It feels a bit strange including a lyricist who’s been at it for a good few years but, after a lot of grafting and making a name for himself across the country, Eyez is now ready for the next level.

Born and raised in Derby, he’s repped his city to the fullest on his journey to recognition, with his Mind The Gap mixtape (released last year via Red Bull Studios) being the clearest indicator that the kid’s got bars. In a musical landscape that’s more accepting of non-London rhymers than ever before, Eyez has bided his time in the dungeons of Derby and is now in line to become a household grime name.


My year in articles

Not to sound corny or anything, but 2016 has been a year of progression for me, both personally and professionally, and I branched out to write for some big publications, and got my own radio show.

So, being the end of the year and all, I’ve rounded up a few of my favourite pieces that I wrote, which I have listed below.


Ten of A Tribe Called Quest’s Most Slept-On Songs

Ten of A Tribe Called Quest's Most Slept On Songs

As featured in Cozy Mag

When A Tribe Called Quest recently announced their first album in 18 years, hip-hop heads the world over rejoiced. As their final release as a group the project, aptly titled We Got It From Here, Thank You for Your Service, it includes the likes of Kendrick Lamar, Andre 3000 and, interestingly, Elton John.

The album, their first since 1998’s The Love Movement, includes all four Tribe-members, including the late, great Phife Dawg. A stunning project from beginning to end, the new album represents a final chapter for one of the greatest musical groups of all time.

As much as an occasion like this makes us acknowledge the end, harkening back to the beginning is also a natural thing to do. Looking back on their 1990s heyday, it’s evident that Tribe have produced undeniably classic songs and albums. Everyone remembers ‘Can I Kick It?’ ‘Scenario’, ‘Electric Relaxation’ and the like, but there are scores of other Tribe tracks that don’t get the recognition they should, simply because the monster singles overshadowed them.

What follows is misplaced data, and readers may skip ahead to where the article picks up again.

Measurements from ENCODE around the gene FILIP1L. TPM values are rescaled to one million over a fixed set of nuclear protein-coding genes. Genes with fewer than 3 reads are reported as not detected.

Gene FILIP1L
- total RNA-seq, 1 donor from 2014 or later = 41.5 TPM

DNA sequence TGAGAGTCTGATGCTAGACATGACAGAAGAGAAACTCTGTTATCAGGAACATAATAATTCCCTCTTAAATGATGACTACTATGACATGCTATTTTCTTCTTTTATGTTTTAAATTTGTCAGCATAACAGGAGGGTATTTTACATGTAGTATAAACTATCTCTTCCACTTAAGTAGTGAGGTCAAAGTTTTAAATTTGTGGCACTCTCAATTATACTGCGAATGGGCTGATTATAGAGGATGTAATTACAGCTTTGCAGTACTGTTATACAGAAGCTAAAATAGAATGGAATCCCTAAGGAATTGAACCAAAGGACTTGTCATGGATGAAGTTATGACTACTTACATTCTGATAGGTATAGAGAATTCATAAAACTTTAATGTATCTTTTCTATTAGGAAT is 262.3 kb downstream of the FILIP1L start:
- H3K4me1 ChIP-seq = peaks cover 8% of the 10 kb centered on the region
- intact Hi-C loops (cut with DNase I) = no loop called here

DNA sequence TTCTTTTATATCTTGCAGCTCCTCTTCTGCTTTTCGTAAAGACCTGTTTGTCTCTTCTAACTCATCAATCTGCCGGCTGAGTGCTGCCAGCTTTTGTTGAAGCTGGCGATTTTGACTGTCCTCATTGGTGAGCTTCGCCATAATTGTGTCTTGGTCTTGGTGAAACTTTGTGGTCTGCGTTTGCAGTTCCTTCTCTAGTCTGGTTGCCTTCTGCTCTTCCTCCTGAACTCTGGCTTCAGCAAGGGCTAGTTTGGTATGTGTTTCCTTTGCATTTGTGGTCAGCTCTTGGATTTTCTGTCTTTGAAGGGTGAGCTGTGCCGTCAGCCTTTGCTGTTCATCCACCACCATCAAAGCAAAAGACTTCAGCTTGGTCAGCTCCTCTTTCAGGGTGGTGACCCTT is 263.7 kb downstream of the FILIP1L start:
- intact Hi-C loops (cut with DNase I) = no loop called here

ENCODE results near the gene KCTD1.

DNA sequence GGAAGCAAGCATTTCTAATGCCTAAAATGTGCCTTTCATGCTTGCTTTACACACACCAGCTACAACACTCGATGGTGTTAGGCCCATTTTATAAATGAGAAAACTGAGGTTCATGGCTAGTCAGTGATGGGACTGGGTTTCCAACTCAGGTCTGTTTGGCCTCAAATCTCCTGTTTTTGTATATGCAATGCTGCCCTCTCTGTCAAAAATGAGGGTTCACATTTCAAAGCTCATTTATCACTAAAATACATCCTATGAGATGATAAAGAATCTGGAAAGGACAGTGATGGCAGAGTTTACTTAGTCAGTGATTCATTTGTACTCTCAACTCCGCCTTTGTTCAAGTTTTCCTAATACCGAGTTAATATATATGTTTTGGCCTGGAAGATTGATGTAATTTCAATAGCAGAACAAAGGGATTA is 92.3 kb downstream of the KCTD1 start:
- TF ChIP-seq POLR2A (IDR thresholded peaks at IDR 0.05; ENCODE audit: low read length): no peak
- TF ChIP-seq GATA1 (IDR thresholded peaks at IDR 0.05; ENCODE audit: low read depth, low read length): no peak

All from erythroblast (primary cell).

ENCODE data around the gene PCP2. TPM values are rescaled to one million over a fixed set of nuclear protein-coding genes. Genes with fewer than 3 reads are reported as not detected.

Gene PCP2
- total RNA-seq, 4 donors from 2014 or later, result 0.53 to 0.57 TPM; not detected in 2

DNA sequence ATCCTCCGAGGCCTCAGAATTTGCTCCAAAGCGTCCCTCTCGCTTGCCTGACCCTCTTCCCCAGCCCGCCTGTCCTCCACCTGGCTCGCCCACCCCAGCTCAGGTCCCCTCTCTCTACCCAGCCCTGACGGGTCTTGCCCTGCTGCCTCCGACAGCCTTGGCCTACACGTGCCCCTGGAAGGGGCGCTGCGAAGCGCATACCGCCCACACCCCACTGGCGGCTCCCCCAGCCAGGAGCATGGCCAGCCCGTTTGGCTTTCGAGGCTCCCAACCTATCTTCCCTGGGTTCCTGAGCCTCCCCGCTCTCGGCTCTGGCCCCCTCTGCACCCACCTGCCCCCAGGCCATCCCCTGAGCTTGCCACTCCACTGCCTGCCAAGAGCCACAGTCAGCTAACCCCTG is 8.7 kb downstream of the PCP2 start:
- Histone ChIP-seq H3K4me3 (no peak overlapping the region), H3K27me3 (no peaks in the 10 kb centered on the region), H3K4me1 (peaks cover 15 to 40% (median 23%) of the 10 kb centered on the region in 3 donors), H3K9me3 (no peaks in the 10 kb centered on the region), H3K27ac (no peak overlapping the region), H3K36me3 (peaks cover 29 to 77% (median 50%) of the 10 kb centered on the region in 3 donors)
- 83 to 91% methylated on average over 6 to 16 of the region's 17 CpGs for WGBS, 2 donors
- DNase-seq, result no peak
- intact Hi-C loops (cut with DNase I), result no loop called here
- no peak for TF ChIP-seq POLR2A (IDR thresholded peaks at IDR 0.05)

Here are 10 of those tracks that deserve some more shine.


Tribe’s fourth album, 1996’s Beats, Rhymes & Life was an effort that polarised the hip-hop community. A very apparent departure from their previous three albums, and incorporating a darker tone and sound, courtesy of The Ummah (Q-Tip, Ali Shaheed Muhammad and Jay Dee aka J Dilla), it took many by surprise. The project is a solid body of work, and one of its highlights is its second track, ’Get A Hold’. A solo effort from Tip, he touches base “over the illest drum rolls” about the prevalent East Coast-West Coast rivalry, a backdrop which probably explains the album’s change of direction. The Abstract has always been slept-on as a rapper in my opinion, but on ‘Get A Hold’ he proves he can more than hold his own with his contemporaries.


The final track from their third, and arguably best album, Midnight Marauders, I get a feeling of triumph from ‘God Lives Through’ – like Tribe knew they had created a classic and were ready to flaunt it. A laid-back number with some sick drum patterns, both Phife and Tip are composed, but it is the former who steals the show. Malik Taylor came into his own throughout this album, but he weaves words together effortlessly here, amounting Tribe’s failure to look good to all of New York not looking good. He really had sky-high confidence at this period and could go up against anyone, and this track proves it.


On People’s Instinctive Travels and the Paths of Rhythm, Tribe were literally and figuratively on a journey towards an Afrocentric paradise. It’s almost goofy in its approach on ‘Footprints’, with a lot of references to feet, but Q-Tip is spitting some real gems from start to finish, showing a wisdom far beyond his 20 years of age at the time. It’s appropriate, and quite fitting, that they sampled ‘Walk Tall’ by the Cannonball Adderley Quartet; a nice touch.

4) ‘HOT SEX’